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Michael Behe: A Biography

Michael Behe (born 1952 in Altoona, Pennsylvania) is a biochemist and an influential intelligent-design theorist. A Professor of Biochemistry at Lehigh University and a Senior Fellow at the Discovery Institute’s Center for Science and Culture, he received his PhD in biochemistry from the University of Pennsylvania in 1978. His dissertation was on aspects of sickle-cell disease, and his postdoctoral work on DNA was conducted at the National Institute of Health. With research interests involving the delineation of design and natural selection in protein structures, he wrote what has been arguably the single most effective book so far in bringing the question of Darwin versus Design to public attention, Darwin’s Black Box: The Biochemical Challenge of Evolution (Free Press, 1996). The magazines National Review and World both selected it as one of the 100 most important books of the 20th century.

Behe is a lifelong Roman Catholic who recalls of his childhood that, “I don’t recall evolution ever being a topic of discussion. It just didn’t register at the Behe house … I think [my parents’] lack of interest faithfully reflects a laissez-faire attitude of Catholics toward the theory. Evolution never was the problem in the Catholic Church that it was in various Protestant denominations.” He “saw no theological problem with Darwin’s theory (properly understood) — and [I] still don’t.” Behe began to doubt Darwinism when he chanced upon a notice in a book-club newsletter about biochemist Michael Denton’s then recently published book Evolution: A Theory in Crisis (1985). Reading U.C. Berkeley law professor Phillip Johnson’s Darwin on Trial (1991) gave further support to his changed views. Johnson himself later encouraged Behe to put his own insights from biochemistry into book form for a general audience — something that professional scientists by custom often avoid doing. Behe’s criticism of Darwinism has to do not with common descent, which he accepts, but with the specific evolutionary mechanism proposed by Darwin.

Behe is best known for pioneering the scientific debate about “irreducible complexity.” As he argued in Darwin’s Black Box, an integrated biological system, or any other, is irreducibly complex if its ability to function depends on the presence of multiple interacting features where, in the absence of even one, the system will fail. Behe asks how there could exist an evolutionary pathway to the development of such a system.

Darwinian theory requires that each minor evolutionary modification be “selected” for some benefit it gives to the organism. These modifications occur gradually over generations, without plan or purpose. But an irreducibly complex system—Behe gives various examples including the bacterial flagellum, resembling an outboard board, and blood clotting—cannot be produced by such a method because the system will not function until all the parts are in place. No benefit is conferred until the entire system is complete, thus requiring forethought and intention — or in a word, “design.”

The more “unselected” steps required in imaging the evolution of a system, the more irreducibly complex it is deemed to be, and the more unlikely a Darwinian explanation becomes.

Behe sought to show that evolutionary science had yet to produce even one successful theoretical model of how an irreducibly complex system could result from the Darwinian natural-selection process alone, unaided and unguided by any intelligent agent.

Prominent scientists praised the book. University of Chicago biochemist and molecular biologist James A. Shapiro hailed it as a “valuable critique of an all-too-often unchallenged orthodoxy,” while New York University chemist Robert Shapiro said, “Michael Behe has done a top-notch job of explaining and illuminating one of the most vexing problems in biology: the origin of the complexity that permeates all of life on this planet.”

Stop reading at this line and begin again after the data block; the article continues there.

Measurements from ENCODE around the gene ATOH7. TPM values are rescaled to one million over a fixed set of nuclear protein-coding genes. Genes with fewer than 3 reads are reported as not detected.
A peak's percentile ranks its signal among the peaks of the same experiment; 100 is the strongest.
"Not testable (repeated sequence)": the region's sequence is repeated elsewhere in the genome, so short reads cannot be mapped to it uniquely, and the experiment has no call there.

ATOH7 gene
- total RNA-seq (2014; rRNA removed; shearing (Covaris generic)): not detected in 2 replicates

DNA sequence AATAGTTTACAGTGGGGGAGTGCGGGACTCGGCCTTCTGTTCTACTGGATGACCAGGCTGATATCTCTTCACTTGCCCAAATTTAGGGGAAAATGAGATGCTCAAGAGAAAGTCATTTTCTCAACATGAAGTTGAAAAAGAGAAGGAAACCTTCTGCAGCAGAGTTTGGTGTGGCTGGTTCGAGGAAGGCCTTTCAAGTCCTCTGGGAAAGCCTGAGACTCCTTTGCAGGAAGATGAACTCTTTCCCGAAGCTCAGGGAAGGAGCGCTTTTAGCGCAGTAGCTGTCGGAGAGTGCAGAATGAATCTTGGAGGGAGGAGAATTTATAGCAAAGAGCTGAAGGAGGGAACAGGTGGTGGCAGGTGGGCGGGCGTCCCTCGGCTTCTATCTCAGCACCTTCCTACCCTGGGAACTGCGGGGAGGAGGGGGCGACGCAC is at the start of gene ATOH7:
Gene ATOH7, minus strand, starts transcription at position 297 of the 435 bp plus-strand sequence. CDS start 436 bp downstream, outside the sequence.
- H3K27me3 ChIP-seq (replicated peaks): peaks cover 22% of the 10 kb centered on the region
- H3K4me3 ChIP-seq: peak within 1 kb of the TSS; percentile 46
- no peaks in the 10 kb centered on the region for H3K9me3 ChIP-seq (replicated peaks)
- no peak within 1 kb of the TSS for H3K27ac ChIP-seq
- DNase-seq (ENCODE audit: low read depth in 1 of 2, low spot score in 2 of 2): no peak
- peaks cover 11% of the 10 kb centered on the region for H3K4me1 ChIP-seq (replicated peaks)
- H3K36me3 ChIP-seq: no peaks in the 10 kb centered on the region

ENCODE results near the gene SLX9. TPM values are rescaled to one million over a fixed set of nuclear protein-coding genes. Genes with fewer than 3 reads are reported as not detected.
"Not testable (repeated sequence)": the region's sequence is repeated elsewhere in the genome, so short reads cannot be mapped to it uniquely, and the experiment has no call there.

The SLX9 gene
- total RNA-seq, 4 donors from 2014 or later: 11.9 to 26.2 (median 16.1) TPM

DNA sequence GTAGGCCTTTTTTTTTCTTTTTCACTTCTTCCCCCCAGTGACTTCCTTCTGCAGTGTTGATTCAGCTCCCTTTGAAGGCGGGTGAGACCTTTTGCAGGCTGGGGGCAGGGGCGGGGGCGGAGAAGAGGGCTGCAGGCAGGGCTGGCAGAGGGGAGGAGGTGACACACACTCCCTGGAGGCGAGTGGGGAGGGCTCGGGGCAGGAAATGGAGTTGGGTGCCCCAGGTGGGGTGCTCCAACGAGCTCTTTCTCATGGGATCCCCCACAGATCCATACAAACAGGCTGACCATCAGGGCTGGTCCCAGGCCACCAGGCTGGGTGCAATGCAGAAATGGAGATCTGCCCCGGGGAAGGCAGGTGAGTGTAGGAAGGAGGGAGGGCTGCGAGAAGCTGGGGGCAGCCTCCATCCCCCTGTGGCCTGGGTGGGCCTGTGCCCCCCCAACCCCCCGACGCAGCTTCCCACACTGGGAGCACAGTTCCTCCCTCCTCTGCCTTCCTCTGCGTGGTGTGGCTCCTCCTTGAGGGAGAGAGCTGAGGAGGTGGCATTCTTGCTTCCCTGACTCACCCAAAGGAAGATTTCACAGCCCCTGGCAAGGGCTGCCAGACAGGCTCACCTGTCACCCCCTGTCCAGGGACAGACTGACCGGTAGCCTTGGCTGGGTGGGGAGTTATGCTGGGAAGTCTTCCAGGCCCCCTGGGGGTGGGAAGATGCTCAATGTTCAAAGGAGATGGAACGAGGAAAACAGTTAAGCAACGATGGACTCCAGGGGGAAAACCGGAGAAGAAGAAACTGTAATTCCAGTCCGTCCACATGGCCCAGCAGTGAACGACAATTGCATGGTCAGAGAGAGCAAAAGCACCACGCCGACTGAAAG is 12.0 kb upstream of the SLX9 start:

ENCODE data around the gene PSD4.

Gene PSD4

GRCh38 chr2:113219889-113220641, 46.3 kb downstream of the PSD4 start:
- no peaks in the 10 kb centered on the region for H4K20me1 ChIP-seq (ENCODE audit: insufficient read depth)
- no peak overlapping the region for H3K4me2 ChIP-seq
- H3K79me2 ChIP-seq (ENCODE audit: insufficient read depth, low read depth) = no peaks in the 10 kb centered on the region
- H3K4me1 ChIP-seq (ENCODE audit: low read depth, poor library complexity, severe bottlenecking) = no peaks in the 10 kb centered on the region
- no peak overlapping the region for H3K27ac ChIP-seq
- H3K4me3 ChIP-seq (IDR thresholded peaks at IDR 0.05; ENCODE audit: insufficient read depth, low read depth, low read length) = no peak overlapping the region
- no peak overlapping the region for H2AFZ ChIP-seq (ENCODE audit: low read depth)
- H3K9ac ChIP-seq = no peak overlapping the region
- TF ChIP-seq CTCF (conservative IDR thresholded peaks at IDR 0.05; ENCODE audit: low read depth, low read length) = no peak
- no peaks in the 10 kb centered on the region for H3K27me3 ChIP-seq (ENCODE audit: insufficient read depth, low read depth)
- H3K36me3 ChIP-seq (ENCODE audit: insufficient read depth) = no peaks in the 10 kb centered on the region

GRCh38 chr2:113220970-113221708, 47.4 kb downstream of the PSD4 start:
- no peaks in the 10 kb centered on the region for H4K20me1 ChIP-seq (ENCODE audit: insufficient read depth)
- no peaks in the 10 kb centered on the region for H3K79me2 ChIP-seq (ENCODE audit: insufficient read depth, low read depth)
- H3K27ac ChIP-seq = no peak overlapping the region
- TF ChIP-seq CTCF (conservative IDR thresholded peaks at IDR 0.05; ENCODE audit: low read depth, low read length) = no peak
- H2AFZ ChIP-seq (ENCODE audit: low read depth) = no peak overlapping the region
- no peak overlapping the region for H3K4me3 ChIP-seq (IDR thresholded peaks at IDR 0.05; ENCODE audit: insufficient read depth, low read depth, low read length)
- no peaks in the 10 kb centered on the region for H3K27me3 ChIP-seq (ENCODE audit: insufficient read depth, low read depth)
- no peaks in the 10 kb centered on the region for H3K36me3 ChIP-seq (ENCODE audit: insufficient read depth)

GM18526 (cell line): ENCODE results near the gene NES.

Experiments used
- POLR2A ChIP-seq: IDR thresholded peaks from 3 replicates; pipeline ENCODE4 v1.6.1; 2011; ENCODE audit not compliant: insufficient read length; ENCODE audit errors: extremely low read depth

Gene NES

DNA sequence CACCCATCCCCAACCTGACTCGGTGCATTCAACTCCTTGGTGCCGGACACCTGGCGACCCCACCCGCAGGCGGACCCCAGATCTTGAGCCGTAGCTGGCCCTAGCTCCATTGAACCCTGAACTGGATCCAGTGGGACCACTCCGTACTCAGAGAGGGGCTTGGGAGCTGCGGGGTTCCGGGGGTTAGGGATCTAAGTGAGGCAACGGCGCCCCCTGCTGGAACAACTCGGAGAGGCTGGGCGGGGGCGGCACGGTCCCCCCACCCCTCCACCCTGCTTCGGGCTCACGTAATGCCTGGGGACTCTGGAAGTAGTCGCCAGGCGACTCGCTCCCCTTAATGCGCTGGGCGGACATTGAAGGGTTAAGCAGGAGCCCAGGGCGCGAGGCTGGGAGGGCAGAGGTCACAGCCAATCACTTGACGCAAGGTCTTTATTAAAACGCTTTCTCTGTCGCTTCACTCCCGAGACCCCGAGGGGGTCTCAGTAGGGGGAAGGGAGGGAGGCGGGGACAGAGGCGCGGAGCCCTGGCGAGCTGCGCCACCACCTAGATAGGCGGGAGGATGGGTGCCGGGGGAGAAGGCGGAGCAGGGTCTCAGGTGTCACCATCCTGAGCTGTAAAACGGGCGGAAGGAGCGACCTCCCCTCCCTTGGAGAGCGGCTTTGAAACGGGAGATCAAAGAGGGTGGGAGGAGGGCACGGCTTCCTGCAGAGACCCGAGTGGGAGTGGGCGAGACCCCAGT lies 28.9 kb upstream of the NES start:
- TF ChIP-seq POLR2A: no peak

Yet from the moment of its appearance, Darwin’s Black Box has been a lightning rod for criticism of intelligent design, as has Behe himself. Lehigh University’s department of biological sciences, Behe’s own colleagues, felt compelled to post a denunciation of his work on the department’s website, saying it has “no basis in science.” Indeed, one often hears claims from the Darwinian community that Behe’s thesis has been dismissed by science, that it is not now and never has been the subject of legitimate scientific debate. Darwinist critics typically make this claim in general audience media venues. At the same time, in professional science journals, Behe’s work has been the subject of contentious discussions. It is not clear how these discussions could be classified other than as scientific “debate.”

Among responses from scientific critics of Behe’s thesis, biochemist and blood-clotting expert Russell Doolittle of UC Berkeley tried to show how clotting in mice was not irreducibly complex and could function with two components of the cascade “knocked out.” But Behe subsequently noted that Doolittle had misread the paper upon which he based his response. The paper in fact showed the devastating health effects of such a “knock out.”

In his book Finding Darwin’s God, Brown University biologist Kenneth Miller devoted a paragraph to trying to sketch a Darwinian solution to the blood-clotting enigma, involving gene duplication. But Behe responded that Miller’s attempt did not even begin to seriously address the challenge posed in Darwin’s Black Box — namely, the difficulty of explaining not a simple clot but the regulation of the whole clotting cascade.

While his best known writing has been in the form of books written for the general public rather than for an academic audience, Behe continues to publish peer-reviewed articles in technical journals. An example, authored with David Snoke of the University of Pittsburgh in the journal Protein Science (2004), described how protein interactions require a “lock and key” matching among multiple amino acid residues, thus giving scientific support to intelligent design and irreducible complexity. However, Behe and Snoke chose not to use either phrase. This was out of concern that the emotional response that would thereby be aroused among some readers would obscure attention to the scientific question at issue. The paper provoked contentious discussion among scientists, which, again, the Darwinian community declines to characterize as “debate.”